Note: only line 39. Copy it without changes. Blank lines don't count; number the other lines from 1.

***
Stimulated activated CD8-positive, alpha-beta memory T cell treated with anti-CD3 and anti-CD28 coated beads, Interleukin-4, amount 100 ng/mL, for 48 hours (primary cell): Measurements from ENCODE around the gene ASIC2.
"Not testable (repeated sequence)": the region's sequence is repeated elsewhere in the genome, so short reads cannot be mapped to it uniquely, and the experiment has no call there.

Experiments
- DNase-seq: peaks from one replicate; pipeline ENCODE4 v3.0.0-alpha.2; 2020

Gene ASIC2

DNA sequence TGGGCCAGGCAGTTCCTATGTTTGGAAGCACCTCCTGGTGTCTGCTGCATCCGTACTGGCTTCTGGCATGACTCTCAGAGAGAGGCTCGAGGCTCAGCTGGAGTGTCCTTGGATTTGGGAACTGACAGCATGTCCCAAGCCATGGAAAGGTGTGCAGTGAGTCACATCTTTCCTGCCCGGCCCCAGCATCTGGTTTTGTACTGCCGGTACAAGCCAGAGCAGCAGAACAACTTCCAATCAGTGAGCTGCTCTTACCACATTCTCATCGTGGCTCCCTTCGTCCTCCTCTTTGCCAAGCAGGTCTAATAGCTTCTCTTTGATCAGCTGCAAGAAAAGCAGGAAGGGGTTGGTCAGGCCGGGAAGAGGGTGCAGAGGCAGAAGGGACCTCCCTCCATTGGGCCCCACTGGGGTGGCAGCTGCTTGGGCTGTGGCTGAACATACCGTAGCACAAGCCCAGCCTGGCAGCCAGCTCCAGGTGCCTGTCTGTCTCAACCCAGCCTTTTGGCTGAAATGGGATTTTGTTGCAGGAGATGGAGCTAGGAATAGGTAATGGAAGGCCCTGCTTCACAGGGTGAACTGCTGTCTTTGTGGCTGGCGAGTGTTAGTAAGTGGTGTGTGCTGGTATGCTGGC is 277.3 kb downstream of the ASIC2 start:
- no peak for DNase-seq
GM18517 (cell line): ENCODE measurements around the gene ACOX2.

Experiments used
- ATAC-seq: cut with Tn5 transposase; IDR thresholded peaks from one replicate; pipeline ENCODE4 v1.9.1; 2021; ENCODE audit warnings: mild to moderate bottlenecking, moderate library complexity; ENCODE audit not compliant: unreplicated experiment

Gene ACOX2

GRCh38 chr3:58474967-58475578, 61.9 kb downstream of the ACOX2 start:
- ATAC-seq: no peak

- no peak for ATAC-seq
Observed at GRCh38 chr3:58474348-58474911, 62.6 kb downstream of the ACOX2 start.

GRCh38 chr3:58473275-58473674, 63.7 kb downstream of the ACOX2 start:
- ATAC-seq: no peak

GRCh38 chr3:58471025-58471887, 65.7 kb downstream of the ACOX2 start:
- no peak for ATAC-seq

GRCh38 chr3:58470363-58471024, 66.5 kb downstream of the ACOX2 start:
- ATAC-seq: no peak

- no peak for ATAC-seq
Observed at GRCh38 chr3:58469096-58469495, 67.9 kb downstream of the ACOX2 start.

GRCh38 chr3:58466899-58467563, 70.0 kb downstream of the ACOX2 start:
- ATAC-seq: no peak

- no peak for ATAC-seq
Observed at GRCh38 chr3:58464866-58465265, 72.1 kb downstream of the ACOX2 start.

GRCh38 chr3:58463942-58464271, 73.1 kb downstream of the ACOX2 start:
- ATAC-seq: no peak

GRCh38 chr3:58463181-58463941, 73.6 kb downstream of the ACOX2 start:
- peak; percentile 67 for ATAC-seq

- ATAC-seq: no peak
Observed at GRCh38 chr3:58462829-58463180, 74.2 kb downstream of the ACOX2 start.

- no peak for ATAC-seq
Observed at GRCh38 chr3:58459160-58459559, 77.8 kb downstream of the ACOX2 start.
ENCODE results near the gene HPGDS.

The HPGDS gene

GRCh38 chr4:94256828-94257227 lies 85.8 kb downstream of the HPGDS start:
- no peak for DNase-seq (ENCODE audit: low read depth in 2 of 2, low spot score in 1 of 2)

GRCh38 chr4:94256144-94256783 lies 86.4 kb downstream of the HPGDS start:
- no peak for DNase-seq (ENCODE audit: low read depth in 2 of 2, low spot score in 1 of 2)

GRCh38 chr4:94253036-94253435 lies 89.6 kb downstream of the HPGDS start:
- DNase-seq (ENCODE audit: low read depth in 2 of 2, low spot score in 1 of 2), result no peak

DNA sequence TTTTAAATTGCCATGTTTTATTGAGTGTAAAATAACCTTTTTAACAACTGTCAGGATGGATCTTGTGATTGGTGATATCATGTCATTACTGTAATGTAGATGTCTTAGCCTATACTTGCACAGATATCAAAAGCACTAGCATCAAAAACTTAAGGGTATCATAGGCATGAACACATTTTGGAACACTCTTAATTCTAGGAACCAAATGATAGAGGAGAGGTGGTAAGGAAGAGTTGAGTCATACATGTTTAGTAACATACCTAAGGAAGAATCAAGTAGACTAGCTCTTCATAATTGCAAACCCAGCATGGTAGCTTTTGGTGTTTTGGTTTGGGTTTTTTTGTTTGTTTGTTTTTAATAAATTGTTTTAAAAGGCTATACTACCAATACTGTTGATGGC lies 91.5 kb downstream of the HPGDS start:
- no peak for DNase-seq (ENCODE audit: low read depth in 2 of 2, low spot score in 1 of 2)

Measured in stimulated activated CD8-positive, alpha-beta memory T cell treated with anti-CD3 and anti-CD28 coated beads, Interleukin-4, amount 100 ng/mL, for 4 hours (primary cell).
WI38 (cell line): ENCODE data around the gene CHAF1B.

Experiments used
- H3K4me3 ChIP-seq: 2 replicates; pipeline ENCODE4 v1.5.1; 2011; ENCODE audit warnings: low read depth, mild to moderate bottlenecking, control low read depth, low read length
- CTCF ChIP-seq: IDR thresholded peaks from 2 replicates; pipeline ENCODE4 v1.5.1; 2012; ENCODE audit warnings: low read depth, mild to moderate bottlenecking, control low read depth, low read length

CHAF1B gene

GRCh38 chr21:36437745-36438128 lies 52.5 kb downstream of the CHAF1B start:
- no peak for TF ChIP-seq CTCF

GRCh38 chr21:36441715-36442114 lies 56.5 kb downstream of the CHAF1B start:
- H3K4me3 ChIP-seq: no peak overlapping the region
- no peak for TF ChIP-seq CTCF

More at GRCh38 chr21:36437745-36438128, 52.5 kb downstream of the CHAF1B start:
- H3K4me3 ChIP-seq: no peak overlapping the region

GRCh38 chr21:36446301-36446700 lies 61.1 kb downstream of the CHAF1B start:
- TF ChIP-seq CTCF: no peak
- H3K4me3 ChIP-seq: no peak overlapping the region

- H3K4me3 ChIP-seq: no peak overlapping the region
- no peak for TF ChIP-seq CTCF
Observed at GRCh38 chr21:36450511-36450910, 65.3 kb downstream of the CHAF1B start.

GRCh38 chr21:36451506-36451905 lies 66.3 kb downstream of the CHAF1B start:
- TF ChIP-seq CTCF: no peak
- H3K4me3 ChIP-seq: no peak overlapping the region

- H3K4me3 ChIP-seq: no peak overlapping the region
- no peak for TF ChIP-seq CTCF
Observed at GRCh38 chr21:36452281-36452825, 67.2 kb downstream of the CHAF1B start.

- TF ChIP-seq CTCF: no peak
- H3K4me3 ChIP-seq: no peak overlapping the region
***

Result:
- no peak for DNase-seq (ENCODE audit: low read depth in 2 of 2, low spot score in 1 of 2)